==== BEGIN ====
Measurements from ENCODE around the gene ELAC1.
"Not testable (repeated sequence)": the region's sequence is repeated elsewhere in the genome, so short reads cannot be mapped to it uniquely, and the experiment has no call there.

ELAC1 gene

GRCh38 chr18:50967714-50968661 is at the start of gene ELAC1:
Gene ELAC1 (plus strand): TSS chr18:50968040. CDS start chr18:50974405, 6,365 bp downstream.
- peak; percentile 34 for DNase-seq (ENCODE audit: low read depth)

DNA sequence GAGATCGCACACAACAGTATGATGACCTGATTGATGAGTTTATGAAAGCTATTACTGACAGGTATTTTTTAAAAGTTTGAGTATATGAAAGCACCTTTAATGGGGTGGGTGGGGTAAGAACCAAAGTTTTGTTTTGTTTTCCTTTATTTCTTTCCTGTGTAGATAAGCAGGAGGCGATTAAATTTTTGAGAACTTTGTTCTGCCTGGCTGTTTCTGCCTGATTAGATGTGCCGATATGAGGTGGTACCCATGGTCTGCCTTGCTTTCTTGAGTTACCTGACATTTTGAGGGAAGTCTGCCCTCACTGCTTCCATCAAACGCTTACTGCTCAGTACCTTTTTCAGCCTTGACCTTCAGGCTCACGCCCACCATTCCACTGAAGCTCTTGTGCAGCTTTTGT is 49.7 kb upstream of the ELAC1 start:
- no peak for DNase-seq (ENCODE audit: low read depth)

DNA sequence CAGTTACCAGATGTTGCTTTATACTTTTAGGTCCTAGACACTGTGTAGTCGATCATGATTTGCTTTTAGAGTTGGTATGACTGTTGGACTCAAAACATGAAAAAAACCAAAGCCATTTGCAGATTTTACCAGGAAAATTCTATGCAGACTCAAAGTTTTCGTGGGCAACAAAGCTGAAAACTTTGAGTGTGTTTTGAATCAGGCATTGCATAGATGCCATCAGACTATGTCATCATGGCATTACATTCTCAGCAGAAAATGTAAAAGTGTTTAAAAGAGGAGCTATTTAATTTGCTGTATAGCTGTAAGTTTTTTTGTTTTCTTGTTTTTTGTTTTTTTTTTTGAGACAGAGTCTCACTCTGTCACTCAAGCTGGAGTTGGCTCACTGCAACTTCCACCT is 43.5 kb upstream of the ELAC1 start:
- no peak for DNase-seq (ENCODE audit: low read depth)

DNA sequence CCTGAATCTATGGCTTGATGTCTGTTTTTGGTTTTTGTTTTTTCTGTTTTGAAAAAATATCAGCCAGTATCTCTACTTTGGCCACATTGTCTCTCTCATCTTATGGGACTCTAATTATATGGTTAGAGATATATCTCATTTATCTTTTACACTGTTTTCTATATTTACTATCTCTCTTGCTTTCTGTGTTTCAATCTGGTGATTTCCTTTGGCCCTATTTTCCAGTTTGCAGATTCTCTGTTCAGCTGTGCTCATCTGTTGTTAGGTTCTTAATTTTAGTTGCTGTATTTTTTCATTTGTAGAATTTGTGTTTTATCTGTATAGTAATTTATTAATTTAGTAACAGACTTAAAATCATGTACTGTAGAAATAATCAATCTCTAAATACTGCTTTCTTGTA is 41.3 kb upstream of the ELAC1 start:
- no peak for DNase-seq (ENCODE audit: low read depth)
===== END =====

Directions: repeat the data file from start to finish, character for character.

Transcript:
Measurements from ENCODE around the gene ELAC1.
"Not testable (repeated sequence)": the region's sequence is repeated elsewhere in the genome, so short reads cannot be mapped to it uniquely, and the experiment has no call there.

ELAC1 gene

GRCh38 chr18:50967714-50968661 is at the start of gene ELAC1:
Gene ELAC1 (plus strand): TSS chr18:50968040. CDS start chr18:50974405, 6,365 bp downstream.
- peak; percentile 34 for DNase-seq (ENCODE audit: low read depth)

DNA sequence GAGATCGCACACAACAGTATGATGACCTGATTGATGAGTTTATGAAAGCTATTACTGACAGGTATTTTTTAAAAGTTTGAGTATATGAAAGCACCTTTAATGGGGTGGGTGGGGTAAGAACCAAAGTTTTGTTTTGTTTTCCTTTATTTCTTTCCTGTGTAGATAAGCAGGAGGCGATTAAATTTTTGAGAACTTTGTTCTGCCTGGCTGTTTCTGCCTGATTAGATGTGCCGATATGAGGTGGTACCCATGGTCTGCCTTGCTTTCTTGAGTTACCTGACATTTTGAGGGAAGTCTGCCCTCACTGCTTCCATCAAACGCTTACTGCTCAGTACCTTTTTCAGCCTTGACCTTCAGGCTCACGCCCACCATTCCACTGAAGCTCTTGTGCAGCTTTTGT is 49.7 kb upstream of the ELAC1 start:
- no peak for DNase-seq (ENCODE audit: low read depth)

DNA sequence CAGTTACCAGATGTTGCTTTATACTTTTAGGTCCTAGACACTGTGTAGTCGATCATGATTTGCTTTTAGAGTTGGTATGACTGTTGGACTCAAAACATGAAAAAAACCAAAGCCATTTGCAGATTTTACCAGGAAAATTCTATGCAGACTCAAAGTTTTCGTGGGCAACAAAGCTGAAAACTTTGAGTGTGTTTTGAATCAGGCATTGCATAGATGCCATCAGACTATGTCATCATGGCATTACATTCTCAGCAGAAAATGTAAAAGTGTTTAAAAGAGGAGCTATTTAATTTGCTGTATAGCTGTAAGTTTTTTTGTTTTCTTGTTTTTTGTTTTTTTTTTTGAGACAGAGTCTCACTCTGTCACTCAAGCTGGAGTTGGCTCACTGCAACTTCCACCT is 43.5 kb upstream of the ELAC1 start:
- no peak for DNase-seq (ENCODE audit: low read depth)

DNA sequence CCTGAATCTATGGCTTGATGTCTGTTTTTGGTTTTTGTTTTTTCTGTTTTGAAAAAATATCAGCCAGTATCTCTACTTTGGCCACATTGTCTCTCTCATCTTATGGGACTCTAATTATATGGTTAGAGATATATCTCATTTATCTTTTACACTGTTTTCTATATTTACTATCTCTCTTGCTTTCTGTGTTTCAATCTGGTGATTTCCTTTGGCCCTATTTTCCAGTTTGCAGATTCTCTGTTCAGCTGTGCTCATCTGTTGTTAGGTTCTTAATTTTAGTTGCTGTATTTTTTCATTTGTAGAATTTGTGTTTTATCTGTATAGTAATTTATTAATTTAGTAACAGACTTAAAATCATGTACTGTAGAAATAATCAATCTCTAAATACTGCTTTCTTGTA is 41.3 kb upstream of the ELAC1 start:
- no peak for DNase-seq (ENCODE audit: low read depth)